In Shenzhen, China's Fearless New Art Scene is Thriving
A thousand miles from the prying eyes of Beijing censors, Shenzhen has grown into one of the nation's most daring art cities.
Between the sky-high rents of Hong Kong and the looming threat of government censorship in Shanghai and Beijing, none of China's world-class art destinations are actually welcoming to the artists themselves. Shenzhen, which did not exist 40 years ago, but is now a capital of electronics manufacturing (and also the origin of a lot of fakes), is stepping in to fill that void. Located on the mainland just north of Hong Kong, it's both culturally and geographically outside the spotlight, and is under less scrutiny from Beijing than other major cities.
Shenzhen, a city of 10 million, has the country's youngest population, and a rare anything-goes attitude prevails there. "Many residents come from outer villages and are trying to find their place here," says Bronwen Shelwell, who developed the arts and design program at Shenzhen Polytechnic University. "This makes for an exciting dialogue."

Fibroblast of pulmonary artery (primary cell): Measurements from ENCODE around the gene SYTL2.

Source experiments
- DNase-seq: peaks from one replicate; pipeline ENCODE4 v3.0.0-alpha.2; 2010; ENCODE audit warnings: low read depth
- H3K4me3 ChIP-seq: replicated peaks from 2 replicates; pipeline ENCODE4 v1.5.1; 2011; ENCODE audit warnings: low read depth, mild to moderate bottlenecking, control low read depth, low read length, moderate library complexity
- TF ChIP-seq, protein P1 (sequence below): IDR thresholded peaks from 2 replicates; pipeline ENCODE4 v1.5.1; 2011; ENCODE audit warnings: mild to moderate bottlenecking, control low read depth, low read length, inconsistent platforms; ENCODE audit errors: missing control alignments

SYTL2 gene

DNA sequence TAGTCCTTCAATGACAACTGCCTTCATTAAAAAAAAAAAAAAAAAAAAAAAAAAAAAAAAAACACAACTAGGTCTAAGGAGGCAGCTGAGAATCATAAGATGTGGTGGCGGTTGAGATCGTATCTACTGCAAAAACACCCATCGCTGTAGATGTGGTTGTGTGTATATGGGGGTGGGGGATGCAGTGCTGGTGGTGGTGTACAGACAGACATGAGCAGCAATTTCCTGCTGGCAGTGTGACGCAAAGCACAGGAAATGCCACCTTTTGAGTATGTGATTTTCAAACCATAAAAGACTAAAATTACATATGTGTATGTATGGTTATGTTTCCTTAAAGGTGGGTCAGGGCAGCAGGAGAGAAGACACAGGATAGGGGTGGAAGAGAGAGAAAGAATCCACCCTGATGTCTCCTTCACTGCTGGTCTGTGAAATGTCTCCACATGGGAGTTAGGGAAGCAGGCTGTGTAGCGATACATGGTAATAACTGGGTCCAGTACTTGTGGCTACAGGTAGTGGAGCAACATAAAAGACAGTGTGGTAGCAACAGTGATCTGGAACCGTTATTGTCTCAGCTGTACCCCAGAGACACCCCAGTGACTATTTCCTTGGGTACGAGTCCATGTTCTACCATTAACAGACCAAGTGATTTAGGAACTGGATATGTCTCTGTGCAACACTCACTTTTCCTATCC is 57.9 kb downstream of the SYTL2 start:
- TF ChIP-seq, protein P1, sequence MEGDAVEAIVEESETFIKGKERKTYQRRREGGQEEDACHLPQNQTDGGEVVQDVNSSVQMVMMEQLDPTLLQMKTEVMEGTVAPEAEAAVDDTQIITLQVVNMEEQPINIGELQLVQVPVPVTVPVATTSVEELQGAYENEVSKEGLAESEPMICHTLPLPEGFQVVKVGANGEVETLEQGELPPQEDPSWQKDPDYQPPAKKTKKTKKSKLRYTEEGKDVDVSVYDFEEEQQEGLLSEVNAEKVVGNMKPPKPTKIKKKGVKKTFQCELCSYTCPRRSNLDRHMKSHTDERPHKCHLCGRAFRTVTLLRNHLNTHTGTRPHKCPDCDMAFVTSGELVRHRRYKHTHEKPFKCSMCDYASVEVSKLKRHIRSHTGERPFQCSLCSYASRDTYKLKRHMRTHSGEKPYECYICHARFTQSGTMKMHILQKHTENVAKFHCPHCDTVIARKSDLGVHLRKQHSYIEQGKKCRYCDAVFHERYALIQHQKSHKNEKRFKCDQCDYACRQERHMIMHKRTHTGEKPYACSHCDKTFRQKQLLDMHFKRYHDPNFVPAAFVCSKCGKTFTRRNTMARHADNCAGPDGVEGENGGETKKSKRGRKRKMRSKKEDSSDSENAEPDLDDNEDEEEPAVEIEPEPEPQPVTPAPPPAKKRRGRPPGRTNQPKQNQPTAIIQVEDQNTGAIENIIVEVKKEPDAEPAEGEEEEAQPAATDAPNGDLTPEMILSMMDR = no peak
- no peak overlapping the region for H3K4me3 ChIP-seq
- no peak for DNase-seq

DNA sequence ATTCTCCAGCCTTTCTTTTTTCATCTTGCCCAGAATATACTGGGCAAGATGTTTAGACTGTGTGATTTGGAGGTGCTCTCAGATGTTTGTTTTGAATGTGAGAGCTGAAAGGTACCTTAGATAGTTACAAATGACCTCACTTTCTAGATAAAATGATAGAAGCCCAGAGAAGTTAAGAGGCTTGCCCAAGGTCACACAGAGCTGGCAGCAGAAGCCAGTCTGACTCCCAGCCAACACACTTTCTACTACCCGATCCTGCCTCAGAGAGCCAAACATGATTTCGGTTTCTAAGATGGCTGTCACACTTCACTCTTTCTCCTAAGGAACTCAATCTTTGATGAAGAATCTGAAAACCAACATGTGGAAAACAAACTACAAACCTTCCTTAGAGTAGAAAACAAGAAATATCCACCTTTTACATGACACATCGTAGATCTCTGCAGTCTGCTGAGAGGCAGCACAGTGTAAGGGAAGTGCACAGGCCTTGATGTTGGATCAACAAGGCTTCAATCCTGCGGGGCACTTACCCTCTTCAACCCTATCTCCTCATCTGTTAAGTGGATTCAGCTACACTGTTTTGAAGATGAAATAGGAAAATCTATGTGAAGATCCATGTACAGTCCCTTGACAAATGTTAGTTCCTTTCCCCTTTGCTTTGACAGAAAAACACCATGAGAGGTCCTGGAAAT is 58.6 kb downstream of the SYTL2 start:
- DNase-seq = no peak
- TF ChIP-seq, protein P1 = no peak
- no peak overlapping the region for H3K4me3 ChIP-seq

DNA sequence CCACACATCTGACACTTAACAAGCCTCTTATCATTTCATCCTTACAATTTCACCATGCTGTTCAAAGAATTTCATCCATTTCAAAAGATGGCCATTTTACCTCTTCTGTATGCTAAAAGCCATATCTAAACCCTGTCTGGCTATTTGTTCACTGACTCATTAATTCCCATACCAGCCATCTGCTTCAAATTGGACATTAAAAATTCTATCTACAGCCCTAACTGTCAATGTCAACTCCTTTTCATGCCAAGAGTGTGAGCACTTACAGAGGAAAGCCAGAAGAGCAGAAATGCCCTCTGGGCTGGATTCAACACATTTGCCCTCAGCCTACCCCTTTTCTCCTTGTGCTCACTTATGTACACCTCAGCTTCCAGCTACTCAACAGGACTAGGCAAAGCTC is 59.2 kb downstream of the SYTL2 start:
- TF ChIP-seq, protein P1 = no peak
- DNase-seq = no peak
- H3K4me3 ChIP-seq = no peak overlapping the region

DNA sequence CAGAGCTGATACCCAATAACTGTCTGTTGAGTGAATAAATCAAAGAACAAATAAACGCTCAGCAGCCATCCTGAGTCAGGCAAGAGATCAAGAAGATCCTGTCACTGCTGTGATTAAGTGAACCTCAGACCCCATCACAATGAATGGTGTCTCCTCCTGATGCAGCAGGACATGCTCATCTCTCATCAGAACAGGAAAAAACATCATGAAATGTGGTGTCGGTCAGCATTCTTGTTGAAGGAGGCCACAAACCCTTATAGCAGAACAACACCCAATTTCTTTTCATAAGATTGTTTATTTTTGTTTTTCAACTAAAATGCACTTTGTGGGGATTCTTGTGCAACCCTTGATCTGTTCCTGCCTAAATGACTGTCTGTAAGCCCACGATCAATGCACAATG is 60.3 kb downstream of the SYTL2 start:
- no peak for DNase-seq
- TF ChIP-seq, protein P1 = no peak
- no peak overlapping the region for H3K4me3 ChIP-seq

The center of the cultural scene is the OCT Contemporary Art Terminal, or OCAT, which comprises galleries, artists' studios, and an arts library. "Digging a Hole in China," an exhibition is the Shekou Design Museum—the Victoria & Albert Museum's first partnership outside the U.K., followed soon after by the much-anticipated Museum of Contemporary Art Shenzhen.
The city's scruffier side is even more apparent beyond OCAT, at places like at Brown Sugar Jar, also referred to as Hong Tang Guan (G9 Huangguan Technology Park, 9 Tairan Rd.; 86-755-2541-6110), where rock, punk, and experimental artists perform. It's become a de facto gathering place for creatives, misfits, and antiestablishment types—and it's one of the best places to experience the city's heady energy and youthful ethos. "Beijing and Shanghai are held back by their history," says journalist Kevin Pinner, who edits a local entertainment magazine. "We are creating our own culture here. There's nothing to hold us back, relatively speaking—it's still China, after all."